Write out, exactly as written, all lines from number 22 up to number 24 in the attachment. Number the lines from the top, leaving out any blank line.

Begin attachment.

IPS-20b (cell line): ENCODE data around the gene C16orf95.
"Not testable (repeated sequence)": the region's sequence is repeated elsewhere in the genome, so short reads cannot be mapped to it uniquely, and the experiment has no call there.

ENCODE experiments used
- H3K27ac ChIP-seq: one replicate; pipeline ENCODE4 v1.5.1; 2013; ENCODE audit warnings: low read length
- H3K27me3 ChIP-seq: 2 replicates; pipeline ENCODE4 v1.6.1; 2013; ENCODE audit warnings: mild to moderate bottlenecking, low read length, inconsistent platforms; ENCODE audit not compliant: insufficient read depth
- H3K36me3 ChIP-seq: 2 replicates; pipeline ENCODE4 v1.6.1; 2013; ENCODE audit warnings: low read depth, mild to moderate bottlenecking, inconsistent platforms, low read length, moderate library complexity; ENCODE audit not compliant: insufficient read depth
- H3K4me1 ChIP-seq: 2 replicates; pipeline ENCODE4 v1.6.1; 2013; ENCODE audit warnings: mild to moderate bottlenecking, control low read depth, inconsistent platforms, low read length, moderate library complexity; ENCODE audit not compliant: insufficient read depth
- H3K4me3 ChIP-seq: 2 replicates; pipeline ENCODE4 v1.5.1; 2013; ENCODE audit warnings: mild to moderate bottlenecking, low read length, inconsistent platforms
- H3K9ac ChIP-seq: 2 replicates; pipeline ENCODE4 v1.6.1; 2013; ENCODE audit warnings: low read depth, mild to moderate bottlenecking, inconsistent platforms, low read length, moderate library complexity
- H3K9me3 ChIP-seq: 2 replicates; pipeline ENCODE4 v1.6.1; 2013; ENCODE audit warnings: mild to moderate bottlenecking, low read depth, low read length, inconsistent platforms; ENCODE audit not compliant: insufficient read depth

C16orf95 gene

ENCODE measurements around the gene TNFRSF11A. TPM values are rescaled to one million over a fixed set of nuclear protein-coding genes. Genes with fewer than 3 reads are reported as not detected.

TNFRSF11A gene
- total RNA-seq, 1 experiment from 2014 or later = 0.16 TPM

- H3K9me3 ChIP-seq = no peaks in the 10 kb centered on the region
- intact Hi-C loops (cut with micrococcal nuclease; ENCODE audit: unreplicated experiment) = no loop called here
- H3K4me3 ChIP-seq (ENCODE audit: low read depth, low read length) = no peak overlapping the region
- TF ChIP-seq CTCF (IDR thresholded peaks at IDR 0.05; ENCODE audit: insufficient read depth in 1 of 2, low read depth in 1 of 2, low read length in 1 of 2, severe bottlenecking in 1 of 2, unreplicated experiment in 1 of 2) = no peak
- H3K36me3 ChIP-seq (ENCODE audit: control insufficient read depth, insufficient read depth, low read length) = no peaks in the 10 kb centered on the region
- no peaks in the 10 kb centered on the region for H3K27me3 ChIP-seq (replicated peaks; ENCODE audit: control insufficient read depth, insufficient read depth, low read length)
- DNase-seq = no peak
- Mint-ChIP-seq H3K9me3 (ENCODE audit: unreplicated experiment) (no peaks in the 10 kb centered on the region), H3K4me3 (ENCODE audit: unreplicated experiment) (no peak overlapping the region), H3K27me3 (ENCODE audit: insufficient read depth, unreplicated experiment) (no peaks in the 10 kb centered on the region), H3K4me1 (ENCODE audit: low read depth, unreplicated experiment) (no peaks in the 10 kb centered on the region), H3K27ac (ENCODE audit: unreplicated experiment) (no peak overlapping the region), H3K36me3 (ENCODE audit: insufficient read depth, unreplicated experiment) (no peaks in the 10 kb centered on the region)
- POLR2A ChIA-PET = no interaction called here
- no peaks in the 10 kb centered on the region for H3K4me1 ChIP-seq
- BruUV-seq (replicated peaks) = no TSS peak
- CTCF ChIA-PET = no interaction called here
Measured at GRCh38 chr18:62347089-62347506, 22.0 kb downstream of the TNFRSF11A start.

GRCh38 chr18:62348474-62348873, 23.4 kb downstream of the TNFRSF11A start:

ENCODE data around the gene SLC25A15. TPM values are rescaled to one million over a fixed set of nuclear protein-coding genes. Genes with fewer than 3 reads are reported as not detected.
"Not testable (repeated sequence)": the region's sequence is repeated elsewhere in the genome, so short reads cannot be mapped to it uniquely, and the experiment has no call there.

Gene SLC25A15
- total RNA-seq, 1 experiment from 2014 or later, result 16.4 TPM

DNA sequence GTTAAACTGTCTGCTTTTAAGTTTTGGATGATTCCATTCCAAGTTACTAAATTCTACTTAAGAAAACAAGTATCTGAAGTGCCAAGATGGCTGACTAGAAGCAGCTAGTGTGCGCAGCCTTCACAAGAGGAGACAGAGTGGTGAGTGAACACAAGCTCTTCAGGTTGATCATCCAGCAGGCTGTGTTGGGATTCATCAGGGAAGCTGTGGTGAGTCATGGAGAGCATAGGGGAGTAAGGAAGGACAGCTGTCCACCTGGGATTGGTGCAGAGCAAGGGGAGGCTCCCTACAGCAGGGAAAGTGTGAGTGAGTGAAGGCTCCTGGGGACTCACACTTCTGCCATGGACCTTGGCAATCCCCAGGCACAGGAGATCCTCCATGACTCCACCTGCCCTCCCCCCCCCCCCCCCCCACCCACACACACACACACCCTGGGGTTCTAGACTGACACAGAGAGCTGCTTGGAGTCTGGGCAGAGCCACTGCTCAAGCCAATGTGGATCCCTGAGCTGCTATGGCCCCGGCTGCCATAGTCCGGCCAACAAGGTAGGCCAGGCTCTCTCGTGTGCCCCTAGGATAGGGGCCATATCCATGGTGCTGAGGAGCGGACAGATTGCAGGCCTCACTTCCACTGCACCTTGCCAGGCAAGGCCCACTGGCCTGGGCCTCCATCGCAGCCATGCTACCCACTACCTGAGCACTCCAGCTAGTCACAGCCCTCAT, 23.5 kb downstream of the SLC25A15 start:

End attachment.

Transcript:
- Mint-ChIP-seq H3K9me3 (ENCODE audit: unreplicated experiment) (no peaks in the 10 kb centered on the region), H3K4me3 (ENCODE audit: unreplicated experiment) (no peak overlapping the region), H3K27me3 (ENCODE audit: insufficient read depth, unreplicated experiment) (no peaks in the 10 kb centered on the region), H3K4me1 (ENCODE audit: low read depth, unreplicated experiment) (no peaks in the 10 kb centered on the region), H3K27ac (ENCODE audit: unreplicated experiment) (no peak overlapping the region), H3K36me3 (ENCODE audit: insufficient read depth, unreplicated experiment) (no peaks in the 10 kb centered on the region)
- POLR2A ChIA-PET = no interaction called here
- no peaks in the 10 kb centered on the region for H3K4me1 ChIP-seq